On the Net ... with UPI

By MARIE HORRIGAN, UPI Technology News


Infamous hacker Kevin Mitnick, who returned online Jan. 23 after eight years in exile, himself was a victim of his former trade when hackers broke into the Web site of his new online security company, Defensive Thinking. "I suppose if you were a young hacker and wanted to prove your skills, this is the place to go. It reminds me of the movie 'The Gunfighter,'" Mitnick said in a written statement. The company on Monday acknowledged the attack, early last week, which it described as being "by a man in Alaska pointing out that the Web system had a little known vulnerability," which was patched within two hours of discovery. According to CNET, last week's attack was the second in the past two weeks, this one by a hacker using the handle "Bugbear" who Jan. 30 added a single page to the site with the message, "welcome back to freedom mr.kevin ;)."



Google topped such household names as Coke and Starbucks to become 2002's "Brand of the Year," according to a survey by branding researcher Brandchannel. The Internet search engine jumped in voters' minds as the brand that had the most impact in voters lives from fourth place last year, receiving 15 percent of the vote worldwide and 19 percent of the vote in North America. Globally, Apple came in a close second with 14 percent of the vote, down from first place in 2001, with Coca Cola in third at 12 percent of the vote, Starbucks came in fourth at 11 percent, and fifth place went to Scandinavian home furnishing company Ikea with 10 percent. Google earned its place, "perhaps because it it absolutely the tool of the moment to make the best use of the Internet (the other perfect tool of our day)," Brandchannel reports. The survey was based on the votes of 1,315 respondents.


The federal government is denying ties to a self-proclaimed clandestine intelligence company calling itself Access One Network Northwest, despite its .gov domain name. AONN Chief Intelligence Officer Robert L. Taylor III told IDG News Network the company is a cybersecurity and intelligence service agency and is supported by the Department of Defense. However, the U.S. General Services Administration, which assigns .gov domains, has pulled the AONN name from the .gov directory until the "questions about the authenticity of the Web site that contains the AONN name" could be resolved, it said in a statement issued Thursday. Taylor told IDG, "Our intent isn't to embarrass the government. Our aim is only to strengthen U.S. government spy capabilities and the overall economy. GSA provided the domain, account, and access after we made a secret arrangement with the Pentagon. Don't worry; the Pentagon knows about this even if they claim they don't. That's the nature of our profession."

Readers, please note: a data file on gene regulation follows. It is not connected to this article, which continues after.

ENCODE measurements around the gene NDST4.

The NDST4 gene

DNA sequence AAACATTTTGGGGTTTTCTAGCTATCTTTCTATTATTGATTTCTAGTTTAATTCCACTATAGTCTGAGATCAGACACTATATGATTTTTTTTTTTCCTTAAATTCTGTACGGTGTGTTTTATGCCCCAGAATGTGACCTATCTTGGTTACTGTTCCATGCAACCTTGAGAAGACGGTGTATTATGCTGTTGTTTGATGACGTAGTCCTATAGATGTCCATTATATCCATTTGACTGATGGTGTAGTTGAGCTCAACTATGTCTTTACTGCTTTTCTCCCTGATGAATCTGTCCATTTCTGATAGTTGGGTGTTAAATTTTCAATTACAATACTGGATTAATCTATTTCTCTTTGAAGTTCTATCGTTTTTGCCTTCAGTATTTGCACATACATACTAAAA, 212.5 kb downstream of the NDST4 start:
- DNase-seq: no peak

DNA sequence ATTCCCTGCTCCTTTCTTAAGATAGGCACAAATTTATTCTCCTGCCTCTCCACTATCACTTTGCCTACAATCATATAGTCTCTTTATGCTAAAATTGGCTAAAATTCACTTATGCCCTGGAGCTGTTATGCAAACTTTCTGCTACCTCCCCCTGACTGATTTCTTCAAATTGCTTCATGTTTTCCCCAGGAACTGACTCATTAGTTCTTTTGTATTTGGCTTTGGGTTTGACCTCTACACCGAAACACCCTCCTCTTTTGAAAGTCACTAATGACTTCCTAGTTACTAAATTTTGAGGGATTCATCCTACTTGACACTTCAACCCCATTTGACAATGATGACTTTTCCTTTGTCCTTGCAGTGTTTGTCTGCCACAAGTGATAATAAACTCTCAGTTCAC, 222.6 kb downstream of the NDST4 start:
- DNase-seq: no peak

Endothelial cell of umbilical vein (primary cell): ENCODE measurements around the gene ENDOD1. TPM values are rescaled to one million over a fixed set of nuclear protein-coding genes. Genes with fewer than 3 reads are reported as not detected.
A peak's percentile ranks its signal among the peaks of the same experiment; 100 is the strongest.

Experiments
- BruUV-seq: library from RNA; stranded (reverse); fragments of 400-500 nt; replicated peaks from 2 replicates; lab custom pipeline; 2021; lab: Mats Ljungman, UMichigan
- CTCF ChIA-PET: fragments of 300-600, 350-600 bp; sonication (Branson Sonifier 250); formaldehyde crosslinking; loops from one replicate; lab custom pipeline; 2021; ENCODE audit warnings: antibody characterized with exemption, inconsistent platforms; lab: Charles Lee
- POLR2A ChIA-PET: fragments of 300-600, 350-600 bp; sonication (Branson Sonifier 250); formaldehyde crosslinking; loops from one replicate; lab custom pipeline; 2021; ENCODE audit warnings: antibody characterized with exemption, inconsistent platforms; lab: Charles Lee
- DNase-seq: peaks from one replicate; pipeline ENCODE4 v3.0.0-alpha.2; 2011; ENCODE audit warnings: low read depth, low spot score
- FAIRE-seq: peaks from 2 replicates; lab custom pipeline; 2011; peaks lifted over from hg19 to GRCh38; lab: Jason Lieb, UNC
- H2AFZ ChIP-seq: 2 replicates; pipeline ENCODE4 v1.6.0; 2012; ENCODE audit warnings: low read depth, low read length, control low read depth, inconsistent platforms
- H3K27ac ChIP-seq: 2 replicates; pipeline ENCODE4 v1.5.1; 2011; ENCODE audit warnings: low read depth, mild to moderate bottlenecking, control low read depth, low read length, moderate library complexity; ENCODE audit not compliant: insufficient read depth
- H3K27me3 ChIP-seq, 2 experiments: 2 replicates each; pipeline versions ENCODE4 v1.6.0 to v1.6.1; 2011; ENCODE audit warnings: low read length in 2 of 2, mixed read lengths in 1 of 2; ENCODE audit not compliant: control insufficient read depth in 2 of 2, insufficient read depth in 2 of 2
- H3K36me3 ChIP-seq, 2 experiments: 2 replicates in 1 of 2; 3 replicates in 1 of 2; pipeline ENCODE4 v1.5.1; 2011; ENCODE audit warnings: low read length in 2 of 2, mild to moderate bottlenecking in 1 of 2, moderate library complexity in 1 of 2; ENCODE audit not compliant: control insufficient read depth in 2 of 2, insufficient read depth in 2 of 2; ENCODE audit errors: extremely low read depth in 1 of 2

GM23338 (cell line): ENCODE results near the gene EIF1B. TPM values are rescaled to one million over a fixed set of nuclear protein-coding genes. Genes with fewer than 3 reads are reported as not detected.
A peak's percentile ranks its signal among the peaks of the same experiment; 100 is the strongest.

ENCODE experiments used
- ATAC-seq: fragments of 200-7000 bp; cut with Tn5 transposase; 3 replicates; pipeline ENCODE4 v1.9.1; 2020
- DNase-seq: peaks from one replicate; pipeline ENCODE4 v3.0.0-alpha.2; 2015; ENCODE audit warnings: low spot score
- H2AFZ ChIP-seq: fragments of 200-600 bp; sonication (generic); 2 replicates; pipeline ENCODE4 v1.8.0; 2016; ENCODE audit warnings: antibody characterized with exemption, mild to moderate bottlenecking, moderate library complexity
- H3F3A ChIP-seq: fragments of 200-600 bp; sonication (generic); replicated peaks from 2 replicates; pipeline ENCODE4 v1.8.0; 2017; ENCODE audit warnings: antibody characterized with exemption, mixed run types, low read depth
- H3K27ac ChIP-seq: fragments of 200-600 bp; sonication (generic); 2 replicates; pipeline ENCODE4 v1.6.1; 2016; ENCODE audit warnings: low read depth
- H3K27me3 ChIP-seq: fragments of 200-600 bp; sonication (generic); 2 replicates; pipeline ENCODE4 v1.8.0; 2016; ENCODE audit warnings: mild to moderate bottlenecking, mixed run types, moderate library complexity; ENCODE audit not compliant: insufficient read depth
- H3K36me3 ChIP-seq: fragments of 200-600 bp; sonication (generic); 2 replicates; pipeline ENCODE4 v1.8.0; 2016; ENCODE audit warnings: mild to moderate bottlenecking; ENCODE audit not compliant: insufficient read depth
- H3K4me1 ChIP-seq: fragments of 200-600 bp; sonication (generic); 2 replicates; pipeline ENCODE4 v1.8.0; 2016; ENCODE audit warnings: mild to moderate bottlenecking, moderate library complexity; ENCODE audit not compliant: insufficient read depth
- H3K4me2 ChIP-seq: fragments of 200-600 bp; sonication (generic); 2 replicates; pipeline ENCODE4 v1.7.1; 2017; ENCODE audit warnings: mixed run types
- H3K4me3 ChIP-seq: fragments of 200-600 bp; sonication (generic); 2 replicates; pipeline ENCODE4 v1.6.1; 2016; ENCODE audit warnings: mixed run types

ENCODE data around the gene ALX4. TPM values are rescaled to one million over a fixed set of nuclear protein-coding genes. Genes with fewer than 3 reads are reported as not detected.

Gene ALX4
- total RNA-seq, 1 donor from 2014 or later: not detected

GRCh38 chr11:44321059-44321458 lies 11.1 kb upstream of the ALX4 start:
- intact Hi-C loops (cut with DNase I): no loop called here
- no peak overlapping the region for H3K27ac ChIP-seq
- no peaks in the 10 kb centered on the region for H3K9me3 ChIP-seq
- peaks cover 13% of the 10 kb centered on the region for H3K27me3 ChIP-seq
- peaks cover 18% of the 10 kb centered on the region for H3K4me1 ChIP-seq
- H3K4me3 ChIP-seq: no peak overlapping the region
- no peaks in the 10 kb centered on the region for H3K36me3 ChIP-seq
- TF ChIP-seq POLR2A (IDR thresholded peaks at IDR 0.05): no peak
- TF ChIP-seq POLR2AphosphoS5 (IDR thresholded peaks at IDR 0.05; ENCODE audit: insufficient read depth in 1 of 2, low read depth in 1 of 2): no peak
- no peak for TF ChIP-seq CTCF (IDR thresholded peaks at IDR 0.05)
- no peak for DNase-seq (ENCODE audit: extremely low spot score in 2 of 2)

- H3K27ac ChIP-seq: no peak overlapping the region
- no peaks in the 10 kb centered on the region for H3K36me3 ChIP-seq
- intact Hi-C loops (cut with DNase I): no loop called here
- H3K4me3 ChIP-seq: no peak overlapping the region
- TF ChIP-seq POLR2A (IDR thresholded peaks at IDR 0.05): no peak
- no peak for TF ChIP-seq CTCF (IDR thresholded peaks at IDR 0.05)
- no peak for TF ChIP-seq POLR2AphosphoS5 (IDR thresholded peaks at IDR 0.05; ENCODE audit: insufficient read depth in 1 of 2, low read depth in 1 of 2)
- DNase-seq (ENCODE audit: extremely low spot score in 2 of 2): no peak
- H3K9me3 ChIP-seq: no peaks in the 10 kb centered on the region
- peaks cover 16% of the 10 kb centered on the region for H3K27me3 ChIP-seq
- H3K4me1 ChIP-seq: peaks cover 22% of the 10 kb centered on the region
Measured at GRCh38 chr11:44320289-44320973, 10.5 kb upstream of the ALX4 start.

Tranda Wecker, fodder for tabloid news ever since she was accused of -- twice -- selling her twins online, claims the babies were never "sold," the St. Louis Post-Dispatch reports. In an interview with the paper, Wecker said she was tired of being falsely labeled as the mother who twice sold her twins over the Internet, although she admitted she took her daughters back from a California couple who for $6,000 had adopted them through Wecker's Internet adoption broker, who later set up another adoption with a Welsh couple for $12,000. Moreover, Wecker said, she never received a cent for the adoptions -- the money all went to online broker Tina Johnson. A St. Louis circuit judge has severed Wecker's parental rights to the girls, although she retains joint custody of 5-year-old Nala with former husband Aaron Wecker, whom she has recently divorced. The twins currently live with foster parents who hope to adopt them.

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